Let’s talk about evil. Sometimes folks accuse people who want to abolish the death penalty of being unrealistic, utopian, or oblivious to the fact that evil is real. What do we do with someone who is a threat to society? How do we deal with pathological killers, terrorists, and vicious murderers? These are good questions.
This is also one of the reasons victims of violence against execution inspire me so much. They have looked evil in the face, experienced it firsthand – and have found better ways forward than execution. And it is why Jesus inspires me: he was very familiar with the evil humans are capable of, and yet he was undeterred in his love for us.
The Bible has a lot to say about evil. That’s because evil is real. Sin, too, is real. All we have to do is look at the news or, if our vision is good enough, look in the mirror.
As I read, interviewed, and researched for [my book Executing Grace], I heard some of the most horrific stories I’ve ever come across.
Upon hearing a story about four men raping an eleven-year-old and killing her by stuffing her panties down her throat, any reasonable person is prone to think lethal injection seems like a pretty tame punishment in comparison to the crime. As U.S. Supreme Court Justice Antonin Scalia said regarding the case, “How enviable a quiet death by lethal injection [is] compared to that.” Sadly and ironically, the man convicted of the horrific rape and murder of this eleven-year-old girl, Henry McCollum, was later proved innocent by DNA evidence and released, after thirty years in prison.
Yes, people are capable of unfathomable evil. To ignore evil is to become an accomplice to it. So the question is not, Do we respond to evil? but How do we respond to evil?
My concern is, How do we deal with evil without becoming it? If we aren’t careful, our “justice” can be as bad as the crime itself…we don’t want the cure to be as bad as the disease.
I want to go out on a limb and make a bold assertion: God loves people and does not want people to die. This is not a universally accepted assertion. As you hear some Christians talk about sin and God’s wrath, you get the impression that God hates people.
Here’s what it boils down to. God hates sin, because God loves people and sin destroys us. So divorce is bad because it breaks people’s hearts and rips families apart – not just because we broke a law. God hurts when we hurt. God cannot stand to watch us hurt ourselves and others. Sin leads to death – it eats away our bodies and our souls like a cancer.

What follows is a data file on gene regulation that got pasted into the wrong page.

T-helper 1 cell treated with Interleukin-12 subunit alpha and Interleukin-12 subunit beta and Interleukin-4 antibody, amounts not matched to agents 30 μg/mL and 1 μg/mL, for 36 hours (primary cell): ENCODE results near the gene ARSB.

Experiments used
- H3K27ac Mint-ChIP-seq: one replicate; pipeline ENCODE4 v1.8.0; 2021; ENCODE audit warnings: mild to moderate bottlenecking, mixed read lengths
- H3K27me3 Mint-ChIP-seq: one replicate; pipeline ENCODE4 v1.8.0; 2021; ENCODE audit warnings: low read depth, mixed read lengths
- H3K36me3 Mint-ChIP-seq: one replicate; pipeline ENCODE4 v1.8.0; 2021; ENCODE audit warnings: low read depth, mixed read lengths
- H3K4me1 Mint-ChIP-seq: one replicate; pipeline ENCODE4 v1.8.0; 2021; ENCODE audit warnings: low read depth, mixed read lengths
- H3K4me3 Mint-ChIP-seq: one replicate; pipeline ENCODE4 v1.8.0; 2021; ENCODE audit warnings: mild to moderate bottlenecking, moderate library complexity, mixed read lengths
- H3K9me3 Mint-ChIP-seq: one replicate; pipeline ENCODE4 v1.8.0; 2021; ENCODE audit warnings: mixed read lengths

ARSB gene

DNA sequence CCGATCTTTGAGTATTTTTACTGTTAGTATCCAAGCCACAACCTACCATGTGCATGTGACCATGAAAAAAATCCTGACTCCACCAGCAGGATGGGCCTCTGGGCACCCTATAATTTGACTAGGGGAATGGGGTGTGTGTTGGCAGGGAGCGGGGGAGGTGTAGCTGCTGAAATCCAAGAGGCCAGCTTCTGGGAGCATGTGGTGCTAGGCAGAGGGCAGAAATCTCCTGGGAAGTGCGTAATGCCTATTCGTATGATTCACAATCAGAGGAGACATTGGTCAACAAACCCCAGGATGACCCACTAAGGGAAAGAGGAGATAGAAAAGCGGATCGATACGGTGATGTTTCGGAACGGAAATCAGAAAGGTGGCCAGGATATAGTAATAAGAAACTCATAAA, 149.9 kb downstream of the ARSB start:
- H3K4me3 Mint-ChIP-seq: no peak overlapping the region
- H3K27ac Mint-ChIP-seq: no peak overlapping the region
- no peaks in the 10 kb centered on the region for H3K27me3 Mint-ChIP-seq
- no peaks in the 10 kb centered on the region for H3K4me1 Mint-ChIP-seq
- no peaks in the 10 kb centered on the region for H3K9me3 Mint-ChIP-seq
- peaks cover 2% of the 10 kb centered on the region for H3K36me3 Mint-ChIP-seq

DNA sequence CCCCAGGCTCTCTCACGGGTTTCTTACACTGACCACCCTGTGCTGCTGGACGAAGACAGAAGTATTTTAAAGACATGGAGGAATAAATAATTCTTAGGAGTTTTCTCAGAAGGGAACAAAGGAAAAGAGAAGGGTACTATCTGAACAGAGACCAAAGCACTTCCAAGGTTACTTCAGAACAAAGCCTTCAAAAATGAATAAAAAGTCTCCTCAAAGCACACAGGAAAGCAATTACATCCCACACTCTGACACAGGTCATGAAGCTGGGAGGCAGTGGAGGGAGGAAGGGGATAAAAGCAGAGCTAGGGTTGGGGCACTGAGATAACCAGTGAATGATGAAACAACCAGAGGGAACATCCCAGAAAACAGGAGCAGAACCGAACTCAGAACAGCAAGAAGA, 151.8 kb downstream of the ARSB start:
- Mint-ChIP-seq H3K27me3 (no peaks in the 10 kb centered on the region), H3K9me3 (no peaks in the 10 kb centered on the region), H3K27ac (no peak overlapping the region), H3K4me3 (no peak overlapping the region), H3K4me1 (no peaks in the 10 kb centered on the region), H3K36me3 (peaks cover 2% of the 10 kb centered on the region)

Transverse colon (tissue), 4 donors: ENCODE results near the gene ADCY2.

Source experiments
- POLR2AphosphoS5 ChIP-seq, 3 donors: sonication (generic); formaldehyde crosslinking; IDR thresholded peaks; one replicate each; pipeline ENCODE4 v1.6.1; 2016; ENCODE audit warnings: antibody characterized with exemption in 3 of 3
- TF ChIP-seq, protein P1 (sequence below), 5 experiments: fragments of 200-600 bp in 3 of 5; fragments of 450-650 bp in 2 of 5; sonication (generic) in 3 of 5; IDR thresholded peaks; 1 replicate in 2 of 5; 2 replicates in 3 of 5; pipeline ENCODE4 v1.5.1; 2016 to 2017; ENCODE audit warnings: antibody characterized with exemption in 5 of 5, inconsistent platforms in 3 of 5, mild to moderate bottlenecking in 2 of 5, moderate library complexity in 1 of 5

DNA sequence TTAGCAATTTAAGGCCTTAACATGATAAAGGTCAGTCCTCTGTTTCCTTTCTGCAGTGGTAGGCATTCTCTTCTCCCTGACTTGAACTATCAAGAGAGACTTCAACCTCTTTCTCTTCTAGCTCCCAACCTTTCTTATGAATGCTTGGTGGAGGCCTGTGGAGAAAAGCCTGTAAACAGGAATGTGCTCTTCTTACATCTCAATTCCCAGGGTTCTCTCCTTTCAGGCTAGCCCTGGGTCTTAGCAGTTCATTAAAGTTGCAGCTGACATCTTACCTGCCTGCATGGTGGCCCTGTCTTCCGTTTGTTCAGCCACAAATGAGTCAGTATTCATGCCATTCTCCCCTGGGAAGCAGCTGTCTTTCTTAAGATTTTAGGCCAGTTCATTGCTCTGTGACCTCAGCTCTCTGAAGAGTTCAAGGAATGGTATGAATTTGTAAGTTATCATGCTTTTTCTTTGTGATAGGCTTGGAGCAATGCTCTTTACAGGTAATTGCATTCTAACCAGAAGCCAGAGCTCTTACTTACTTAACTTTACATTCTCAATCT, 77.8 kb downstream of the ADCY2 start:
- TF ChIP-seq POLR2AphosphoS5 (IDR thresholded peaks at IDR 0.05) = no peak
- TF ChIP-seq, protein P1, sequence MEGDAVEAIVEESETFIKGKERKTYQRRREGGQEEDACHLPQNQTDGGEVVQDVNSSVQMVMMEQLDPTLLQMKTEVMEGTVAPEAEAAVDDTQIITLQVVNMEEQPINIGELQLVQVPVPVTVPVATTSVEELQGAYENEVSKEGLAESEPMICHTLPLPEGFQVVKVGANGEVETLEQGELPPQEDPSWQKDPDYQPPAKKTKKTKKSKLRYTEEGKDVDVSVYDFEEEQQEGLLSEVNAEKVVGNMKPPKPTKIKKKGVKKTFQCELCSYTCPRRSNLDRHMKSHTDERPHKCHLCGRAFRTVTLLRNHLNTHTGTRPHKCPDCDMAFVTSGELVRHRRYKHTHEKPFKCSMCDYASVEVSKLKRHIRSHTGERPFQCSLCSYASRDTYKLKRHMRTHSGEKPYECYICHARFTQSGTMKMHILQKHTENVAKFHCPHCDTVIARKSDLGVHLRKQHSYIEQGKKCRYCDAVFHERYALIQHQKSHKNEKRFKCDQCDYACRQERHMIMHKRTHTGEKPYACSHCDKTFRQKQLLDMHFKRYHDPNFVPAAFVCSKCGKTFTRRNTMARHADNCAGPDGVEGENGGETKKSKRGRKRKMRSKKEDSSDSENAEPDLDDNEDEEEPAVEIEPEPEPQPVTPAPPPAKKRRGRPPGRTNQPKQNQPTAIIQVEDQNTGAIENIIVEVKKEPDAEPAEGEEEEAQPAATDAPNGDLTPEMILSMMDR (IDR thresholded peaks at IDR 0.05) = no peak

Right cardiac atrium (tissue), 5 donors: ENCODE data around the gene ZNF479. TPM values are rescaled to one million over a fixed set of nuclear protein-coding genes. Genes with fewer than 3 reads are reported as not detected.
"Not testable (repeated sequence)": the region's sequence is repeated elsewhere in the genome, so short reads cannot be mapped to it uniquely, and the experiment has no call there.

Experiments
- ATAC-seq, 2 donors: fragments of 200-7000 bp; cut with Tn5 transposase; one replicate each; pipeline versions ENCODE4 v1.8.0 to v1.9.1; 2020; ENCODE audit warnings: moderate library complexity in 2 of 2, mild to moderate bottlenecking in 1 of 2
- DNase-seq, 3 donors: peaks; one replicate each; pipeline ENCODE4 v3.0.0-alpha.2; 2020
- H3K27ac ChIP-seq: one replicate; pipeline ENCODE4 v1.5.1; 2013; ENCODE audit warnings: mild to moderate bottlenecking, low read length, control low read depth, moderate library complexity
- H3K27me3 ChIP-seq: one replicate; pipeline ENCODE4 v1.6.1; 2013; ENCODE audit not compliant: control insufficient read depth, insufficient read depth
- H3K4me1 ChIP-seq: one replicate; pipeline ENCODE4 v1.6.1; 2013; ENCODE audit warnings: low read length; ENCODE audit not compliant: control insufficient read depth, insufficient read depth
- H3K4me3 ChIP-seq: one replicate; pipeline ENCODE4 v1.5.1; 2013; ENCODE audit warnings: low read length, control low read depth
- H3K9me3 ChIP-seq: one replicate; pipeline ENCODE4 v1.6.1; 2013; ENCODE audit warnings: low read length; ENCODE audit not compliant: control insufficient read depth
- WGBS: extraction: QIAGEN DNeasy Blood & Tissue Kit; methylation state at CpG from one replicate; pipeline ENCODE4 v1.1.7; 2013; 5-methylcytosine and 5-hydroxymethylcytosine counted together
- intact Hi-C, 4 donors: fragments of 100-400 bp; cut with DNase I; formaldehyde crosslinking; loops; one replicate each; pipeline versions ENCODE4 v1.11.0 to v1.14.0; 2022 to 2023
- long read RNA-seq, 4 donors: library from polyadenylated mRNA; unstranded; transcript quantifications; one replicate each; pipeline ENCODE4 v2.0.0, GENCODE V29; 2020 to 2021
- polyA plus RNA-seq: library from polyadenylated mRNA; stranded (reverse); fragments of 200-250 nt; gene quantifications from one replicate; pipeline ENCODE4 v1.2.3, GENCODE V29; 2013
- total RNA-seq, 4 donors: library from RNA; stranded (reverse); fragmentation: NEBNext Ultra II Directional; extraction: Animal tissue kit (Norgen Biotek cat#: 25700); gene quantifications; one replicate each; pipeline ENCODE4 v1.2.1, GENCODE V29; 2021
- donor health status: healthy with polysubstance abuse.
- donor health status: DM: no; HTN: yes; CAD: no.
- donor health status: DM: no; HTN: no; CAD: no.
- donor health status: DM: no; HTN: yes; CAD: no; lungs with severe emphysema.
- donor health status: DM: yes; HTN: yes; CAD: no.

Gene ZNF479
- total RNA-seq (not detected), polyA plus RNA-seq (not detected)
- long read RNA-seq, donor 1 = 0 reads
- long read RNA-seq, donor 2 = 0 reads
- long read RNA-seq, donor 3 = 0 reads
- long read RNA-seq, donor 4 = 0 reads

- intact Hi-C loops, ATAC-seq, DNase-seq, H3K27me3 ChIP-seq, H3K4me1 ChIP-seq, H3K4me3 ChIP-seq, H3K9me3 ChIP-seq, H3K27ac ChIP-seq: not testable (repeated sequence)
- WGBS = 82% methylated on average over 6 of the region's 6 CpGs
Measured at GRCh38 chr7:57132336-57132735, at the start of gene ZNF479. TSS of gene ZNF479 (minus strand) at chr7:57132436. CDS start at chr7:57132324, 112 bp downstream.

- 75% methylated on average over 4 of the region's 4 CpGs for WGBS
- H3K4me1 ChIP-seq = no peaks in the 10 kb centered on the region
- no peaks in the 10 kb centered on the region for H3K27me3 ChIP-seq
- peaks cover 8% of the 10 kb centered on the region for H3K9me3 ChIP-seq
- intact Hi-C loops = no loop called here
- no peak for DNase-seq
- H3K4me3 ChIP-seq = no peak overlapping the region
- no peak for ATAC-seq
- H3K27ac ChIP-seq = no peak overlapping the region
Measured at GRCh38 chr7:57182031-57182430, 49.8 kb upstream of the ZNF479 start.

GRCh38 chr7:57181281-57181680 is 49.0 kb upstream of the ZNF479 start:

“For the wages of sin is death,” says Romans 6.23 – but don’t stop there. It goes one, “but the gift of God is eternal life in Christ Jesus our Lord.”
Every day we are given the choice between life and death.
Sin is not just things we do; it is a condition we live with, an illness of our soul. When it comes to the law, it is not that we were made for the law, but that the law was made for us – which is what Jesus taught. The law was created to protect us – from ourselves. God wants to set us free.
So when it comes to this thing we call sin, it is not about breaking obscure laws that God put in place, like booby traps, to test our obedience. Instead, just like household rules established by a good parent, God’s laws are put in place to protect the “children” from harm. God loves us infinitely more than even the best mom or dad, which is hard for me to imagine (having the greatest mom in the world). Missouri pastor Brian Zahnd tweeted it well” “We are punished more by our sins than for our sins.” That’s why parents – and God – set rules: they don’t want to watch those they love get hurt.
The starting point, then, must be this: God loves people. And God wants us to love as richly and fully as God does. That’s another reason God hates sin: it is a failure to love as God intended us to. It is a falling short of what love requires of us. This is why the Bible says over and over, some variation on “All the law is summed up in this: love God and love others.” As we read the biblical story, it seems pretty clear that God’s justice is not just concerned with “getting what we deserve”; it is also about stopping the cycle of destruction. I want to be clear that I am not putting compassion and justice at odds with each other. Both of them are part of God’s character. But God’s justice may look different from ours – in part because God is more compassionate than we are.
As the author of life, God is concerned with preserving life, not ending it. Think of stories like the one about the plagues. They depict, in effect, God slapping our hand to save us from losing our arm. Even the story of Noah and the flood, in which humanity is decimated, shows a God who is committed to keeping the human experiment going, even though humans were (and still are) doing a good job of sabotaging things. And so painful was that experience to God that God “repented” = rethought things – after the flood, promising not to do that again and giving us a rainbow as the symbol of that covenant to preserve life.
One thing is for certain: the author of life is on the side of life.